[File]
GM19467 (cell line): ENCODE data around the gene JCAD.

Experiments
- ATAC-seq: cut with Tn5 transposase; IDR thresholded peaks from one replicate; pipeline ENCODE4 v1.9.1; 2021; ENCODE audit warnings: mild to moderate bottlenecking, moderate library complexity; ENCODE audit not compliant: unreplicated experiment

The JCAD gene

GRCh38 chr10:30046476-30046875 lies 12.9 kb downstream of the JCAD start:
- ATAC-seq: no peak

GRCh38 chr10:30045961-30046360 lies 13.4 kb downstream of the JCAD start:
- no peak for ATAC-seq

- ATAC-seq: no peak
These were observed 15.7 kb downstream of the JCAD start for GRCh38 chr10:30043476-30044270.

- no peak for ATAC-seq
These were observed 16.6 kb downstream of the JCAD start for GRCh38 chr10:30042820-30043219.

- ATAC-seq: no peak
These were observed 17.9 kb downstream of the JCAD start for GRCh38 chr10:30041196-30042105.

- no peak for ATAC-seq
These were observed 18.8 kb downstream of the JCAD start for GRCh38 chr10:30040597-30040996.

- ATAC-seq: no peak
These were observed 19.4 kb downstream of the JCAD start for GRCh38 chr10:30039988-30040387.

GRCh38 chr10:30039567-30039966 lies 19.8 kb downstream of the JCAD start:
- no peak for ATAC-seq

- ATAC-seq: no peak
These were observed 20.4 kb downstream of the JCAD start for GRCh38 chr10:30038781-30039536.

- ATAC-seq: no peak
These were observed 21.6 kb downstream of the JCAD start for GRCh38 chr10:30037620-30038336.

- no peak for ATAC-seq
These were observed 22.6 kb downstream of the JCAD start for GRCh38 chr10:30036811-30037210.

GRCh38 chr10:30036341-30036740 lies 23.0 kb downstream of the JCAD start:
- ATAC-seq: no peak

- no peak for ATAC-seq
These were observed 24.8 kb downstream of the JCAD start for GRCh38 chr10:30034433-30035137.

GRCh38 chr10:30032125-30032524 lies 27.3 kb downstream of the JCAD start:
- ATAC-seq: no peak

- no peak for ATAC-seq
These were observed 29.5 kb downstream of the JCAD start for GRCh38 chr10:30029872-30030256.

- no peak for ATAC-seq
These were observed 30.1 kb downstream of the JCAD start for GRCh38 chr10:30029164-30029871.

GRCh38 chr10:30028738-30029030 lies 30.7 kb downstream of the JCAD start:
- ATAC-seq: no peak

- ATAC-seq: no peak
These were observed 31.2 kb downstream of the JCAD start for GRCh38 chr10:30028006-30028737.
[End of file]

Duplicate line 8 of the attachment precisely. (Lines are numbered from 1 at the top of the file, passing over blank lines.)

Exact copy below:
- no peak for ATAC-seq